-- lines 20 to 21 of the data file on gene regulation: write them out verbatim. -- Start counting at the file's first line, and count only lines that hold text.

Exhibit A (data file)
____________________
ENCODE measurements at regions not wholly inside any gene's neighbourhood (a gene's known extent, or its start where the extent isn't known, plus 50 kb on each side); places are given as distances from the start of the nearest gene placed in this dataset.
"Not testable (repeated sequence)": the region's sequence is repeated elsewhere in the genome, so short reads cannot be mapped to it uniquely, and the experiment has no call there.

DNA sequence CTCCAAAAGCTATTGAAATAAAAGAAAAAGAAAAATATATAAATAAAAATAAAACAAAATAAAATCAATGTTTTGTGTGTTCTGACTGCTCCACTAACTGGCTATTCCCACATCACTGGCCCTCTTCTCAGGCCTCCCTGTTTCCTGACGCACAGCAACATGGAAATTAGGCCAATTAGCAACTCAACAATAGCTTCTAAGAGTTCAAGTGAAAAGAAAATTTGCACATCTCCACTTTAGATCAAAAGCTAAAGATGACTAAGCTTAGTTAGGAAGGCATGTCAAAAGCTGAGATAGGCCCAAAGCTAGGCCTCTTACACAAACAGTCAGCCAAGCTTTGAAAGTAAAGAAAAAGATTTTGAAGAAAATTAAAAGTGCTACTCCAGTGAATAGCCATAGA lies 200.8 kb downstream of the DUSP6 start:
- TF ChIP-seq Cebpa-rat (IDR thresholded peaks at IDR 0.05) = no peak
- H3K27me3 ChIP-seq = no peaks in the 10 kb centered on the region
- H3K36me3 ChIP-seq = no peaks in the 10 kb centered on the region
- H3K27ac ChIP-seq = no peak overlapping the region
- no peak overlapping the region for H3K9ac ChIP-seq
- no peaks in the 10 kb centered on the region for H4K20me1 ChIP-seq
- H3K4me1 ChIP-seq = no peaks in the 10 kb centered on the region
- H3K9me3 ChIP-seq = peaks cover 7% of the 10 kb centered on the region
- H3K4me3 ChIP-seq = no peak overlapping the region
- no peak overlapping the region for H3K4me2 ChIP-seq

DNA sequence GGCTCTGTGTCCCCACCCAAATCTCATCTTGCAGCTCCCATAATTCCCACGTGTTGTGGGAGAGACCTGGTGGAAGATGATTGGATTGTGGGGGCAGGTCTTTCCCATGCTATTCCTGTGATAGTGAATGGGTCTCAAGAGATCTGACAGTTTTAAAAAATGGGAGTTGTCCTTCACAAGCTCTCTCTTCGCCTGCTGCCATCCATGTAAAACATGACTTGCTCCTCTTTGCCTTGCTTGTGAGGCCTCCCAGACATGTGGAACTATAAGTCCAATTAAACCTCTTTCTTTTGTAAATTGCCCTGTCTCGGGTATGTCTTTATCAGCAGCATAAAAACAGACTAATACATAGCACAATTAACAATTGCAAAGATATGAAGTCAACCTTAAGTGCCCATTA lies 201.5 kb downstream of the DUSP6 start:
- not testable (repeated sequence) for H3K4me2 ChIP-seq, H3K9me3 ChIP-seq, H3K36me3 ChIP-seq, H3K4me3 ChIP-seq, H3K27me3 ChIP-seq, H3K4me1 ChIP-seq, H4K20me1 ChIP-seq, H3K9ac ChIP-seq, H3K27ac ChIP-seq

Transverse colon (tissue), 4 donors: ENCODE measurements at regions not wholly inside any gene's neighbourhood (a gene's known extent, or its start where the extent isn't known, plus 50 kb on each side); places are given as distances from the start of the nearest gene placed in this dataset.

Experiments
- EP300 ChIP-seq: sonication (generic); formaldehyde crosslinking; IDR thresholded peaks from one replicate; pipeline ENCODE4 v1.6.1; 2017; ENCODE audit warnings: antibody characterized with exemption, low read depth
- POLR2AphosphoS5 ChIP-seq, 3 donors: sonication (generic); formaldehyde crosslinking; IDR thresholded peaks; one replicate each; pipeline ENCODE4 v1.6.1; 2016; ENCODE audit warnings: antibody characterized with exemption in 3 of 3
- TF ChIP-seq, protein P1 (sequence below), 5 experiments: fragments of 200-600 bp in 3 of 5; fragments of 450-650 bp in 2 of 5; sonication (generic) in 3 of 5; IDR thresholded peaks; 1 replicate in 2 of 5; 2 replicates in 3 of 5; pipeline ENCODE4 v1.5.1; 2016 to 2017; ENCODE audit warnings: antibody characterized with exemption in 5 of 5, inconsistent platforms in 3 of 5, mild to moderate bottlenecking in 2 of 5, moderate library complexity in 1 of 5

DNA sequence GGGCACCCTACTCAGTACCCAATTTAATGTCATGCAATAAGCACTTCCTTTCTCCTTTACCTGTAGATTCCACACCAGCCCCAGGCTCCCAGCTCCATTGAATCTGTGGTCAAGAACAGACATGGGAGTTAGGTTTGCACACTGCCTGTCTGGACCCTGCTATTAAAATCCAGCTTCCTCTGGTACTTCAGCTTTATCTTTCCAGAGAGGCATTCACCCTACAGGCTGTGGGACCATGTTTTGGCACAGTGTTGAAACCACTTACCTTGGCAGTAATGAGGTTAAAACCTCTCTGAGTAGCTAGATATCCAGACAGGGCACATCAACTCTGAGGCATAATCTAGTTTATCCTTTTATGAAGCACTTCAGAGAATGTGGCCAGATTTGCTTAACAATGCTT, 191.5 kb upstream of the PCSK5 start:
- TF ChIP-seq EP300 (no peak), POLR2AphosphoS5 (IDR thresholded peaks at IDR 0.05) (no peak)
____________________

- TF ChIP-seq, protein P1 (sequence below), 5 experiments: fragments of 200-600 bp in 3 of 5; fragments of 450-650 bp in 2 of 5; sonication (generic) in 3 of 5; IDR thresholded peaks; 1 replicate in 2 of 5; 2 replicates in 3 of 5; pipeline ENCODE4 v1.5.1; 2016 to 2017; ENCODE audit warnings: antibody characterized with exemption in 5 of 5, inconsistent platforms in 3 of 5, mild to moderate bottlenecking in 2 of 5, moderate library complexity in 1 of 5

DNA sequence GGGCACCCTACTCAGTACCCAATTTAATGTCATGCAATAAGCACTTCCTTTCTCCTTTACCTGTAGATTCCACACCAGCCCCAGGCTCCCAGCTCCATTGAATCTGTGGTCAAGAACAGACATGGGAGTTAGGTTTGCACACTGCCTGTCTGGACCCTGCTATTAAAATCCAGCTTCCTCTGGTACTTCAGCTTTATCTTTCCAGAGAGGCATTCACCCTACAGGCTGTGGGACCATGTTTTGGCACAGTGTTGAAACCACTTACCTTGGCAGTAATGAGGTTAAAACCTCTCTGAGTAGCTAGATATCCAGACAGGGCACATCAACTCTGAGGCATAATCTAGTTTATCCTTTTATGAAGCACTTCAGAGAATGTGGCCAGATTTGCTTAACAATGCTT, 191.5 kb upstream of the PCSK5 start: